To start of the discussion, crystal is a sub-category of glass. They are often made in the same manner but with differing materials. Glassware are made with a variety of minerals/materials, for example: silica, soda-ash, soda-lime, potash, zine, lead, barium and titanium.
In 1969, the European Union established criteria for crystal and is still used. Crystal must met the following three criteria:
- Lead content in excess of 24%
- Density in excess of 2.90
- A reflective index of 1.545 (more on this a bit later)
Outside of the European Union, this definition is widely ignored which adds to the complexity of knowing the differences.
The key differences can be summarized by this understanding of the two products.
Glass key traits:
- Generally made thicker for endurance and “less breakable”. Used in commercial settings or everyday use.
- Glass is dishwasher safe and non-porous. Again in commercial settings or everyday use.
- Thicker on the rim and stem. Again for durability but has some drawbacks for “exquisite wine tasting”.
- More affordable than crystal due to materials and intricate designs.
Crystal key traits:
- Rim is extremely thin while maintaining strength. This is due to augmenting materials like lead, magnesium, zinc, etc.
- Crystal is porous and as such should always be hand washed.
- Crystal refracts light and provides a more translucent coloring which allows the wine to be seen more naturally and without any hues from glassware.
- Outside of the European Union, you can get both lead and lead-free crystal options. As a FYI, in the course of drinking wine, no leaching of the lead from crystal goes into the wine!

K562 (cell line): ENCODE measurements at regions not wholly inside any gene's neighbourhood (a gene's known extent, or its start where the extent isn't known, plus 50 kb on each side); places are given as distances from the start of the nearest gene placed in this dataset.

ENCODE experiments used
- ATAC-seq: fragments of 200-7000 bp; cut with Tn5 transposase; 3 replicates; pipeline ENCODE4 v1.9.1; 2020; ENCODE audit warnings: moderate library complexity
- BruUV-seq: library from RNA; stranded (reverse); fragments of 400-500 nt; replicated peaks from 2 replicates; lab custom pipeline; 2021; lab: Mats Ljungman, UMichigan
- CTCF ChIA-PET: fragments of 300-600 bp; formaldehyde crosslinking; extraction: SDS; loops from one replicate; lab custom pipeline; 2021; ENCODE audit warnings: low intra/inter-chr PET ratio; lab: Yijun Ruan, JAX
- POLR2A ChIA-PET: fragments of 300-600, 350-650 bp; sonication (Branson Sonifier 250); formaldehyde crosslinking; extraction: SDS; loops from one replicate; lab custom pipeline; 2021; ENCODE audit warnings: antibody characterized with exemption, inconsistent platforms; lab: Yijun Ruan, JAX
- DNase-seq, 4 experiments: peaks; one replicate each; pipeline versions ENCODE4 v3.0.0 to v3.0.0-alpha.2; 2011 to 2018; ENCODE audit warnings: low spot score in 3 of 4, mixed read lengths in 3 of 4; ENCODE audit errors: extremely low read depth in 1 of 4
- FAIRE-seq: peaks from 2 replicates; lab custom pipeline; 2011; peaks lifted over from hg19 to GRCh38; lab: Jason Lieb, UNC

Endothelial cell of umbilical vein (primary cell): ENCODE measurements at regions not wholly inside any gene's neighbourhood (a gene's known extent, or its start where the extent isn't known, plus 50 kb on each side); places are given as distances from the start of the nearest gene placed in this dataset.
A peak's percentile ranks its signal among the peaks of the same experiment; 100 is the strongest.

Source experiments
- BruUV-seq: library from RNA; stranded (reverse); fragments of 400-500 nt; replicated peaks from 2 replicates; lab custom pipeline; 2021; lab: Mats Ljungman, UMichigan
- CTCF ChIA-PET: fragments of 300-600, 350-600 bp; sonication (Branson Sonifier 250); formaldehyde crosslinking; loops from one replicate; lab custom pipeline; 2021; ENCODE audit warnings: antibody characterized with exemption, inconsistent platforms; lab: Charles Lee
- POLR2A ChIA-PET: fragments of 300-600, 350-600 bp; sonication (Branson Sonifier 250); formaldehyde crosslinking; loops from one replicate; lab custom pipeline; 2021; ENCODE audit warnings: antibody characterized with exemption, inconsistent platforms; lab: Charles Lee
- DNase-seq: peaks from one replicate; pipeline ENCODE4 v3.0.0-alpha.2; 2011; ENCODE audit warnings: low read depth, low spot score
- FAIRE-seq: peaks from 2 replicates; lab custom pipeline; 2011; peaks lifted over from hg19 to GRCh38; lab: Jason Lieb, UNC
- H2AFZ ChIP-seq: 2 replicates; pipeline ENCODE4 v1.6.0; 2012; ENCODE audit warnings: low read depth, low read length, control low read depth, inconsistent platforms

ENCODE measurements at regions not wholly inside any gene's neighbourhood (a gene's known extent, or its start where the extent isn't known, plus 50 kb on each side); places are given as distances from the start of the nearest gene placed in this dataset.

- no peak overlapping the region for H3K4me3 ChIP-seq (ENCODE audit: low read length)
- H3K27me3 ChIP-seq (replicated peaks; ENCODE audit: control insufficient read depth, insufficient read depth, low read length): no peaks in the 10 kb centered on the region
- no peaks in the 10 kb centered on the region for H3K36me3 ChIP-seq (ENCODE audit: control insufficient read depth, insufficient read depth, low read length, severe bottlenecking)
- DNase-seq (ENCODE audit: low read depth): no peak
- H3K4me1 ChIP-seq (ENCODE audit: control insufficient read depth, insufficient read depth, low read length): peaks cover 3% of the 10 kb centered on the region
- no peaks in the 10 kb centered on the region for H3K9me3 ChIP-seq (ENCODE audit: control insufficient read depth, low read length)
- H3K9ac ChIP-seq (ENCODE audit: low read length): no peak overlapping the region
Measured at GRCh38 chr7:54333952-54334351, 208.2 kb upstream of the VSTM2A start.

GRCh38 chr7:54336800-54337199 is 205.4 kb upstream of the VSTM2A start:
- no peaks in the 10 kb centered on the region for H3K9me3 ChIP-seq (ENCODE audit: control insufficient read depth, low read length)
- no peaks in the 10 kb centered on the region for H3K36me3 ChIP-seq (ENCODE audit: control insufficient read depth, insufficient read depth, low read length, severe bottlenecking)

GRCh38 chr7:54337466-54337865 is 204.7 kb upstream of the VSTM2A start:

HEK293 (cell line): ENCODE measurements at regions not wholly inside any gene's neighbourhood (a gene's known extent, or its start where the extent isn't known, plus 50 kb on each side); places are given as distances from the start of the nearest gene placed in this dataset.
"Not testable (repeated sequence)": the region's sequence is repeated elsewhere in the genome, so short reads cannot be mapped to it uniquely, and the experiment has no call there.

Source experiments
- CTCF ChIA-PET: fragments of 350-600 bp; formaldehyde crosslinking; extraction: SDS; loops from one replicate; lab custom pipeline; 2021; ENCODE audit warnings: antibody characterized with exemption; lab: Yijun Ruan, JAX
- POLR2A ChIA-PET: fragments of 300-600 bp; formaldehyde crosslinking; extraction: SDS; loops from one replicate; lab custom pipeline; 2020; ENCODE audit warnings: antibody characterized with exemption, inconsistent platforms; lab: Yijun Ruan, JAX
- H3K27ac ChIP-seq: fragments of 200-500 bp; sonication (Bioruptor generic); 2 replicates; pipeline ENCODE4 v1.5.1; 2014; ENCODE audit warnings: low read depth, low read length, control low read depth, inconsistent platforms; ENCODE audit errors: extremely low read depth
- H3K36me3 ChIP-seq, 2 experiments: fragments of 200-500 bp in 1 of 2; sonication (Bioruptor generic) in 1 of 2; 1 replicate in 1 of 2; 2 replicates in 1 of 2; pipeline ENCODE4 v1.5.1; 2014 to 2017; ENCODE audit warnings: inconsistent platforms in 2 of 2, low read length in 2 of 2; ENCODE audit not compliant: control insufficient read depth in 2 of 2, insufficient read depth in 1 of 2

- Crystal is typically more expensive and more “delicate” than glass.
In researching I have narrowed it down to two key differences between crystal and glass stemware for consideration. First is the clarity or brilliance of crystal verses glass. Crystal has a much higher refractive index, 1.52 or higher than glass of 1.46 or lower. For a common comparison a cut diamond has an index of 2.42. This scale, refractive index determines the clarity of any clear material by its ability to transmit light through it or deflect light traveling at it, at the speed of light. So if clarity is a key decision in your wine drinking, the clarity of crystal is your target. Personally I prefer the coloration especially when it comes to Chardonnay’s, Sauvignon Blanc’s, Pinot Noir’s and many others. Slight color changes can be easily seen.
The second key difference is the thickness of the rim lip. While this may sound perhaps trite, it does make a big difference. On thicker glass stemware, one tends to gulp rather than sip the wine. By almost eliminate the edge of the lip of the glass (due to its strength), is allows the wine to be sipped without the tongue and lip being set up to do battle.
Of course other considerations play a part in your choosing as discussed previously like cost, cleaning method and durability for your situation. Now the size/shape of stemware, be it crystal or glass, is a whole other story! Riedel has spent 100’s of years addressing that issue and would refer you them for a detailed understanding.
No matter your choice, enjoy your wine!